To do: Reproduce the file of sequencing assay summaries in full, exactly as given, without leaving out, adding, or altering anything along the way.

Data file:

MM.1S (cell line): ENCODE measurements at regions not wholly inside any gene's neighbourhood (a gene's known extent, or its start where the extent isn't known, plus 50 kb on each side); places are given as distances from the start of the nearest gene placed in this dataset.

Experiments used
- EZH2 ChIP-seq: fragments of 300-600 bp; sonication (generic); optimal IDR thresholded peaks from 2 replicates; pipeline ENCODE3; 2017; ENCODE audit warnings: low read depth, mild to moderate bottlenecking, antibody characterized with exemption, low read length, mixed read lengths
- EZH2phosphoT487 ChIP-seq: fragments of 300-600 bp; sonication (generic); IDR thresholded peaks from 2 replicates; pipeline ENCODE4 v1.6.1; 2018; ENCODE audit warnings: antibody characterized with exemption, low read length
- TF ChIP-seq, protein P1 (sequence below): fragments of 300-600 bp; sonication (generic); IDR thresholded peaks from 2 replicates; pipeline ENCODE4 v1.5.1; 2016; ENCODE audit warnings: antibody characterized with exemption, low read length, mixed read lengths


MM.1S (cell line): ENCODE measurements at regions not wholly inside any gene's neighbourhood (a gene's known extent, or its start where the extent isn't known, plus 50 kb on each side); places are given as distances from the start of the nearest gene placed in this dataset.

Experiments used
- EZH2 ChIP-seq: fragments of 300-600 bp; sonication (generic); optimal IDR thresholded peaks from 2 replicates; pipeline ENCODE3; 2017; ENCODE audit warnings: low read depth, mild to moderate bottlenecking, antibody characterized with exemption, low read length, mixed read lengths
- EZH2phosphoT487 ChIP-seq: fragments of 300-600 bp; sonication (generic); IDR thresholded peaks from 2 replicates; pipeline ENCODE4 v1.6.1; 2018; ENCODE audit warnings: antibody characterized with exemption, low read length
- TF ChIP-seq, protein P1 (sequence below): fragments of 300-600 bp; sonication (generic); IDR thresholded peaks from 2 replicates; pipeline ENCODE4 v1.5.1; 2016; ENCODE audit warnings: antibody characterized with exemption, low read length, mixed read lengths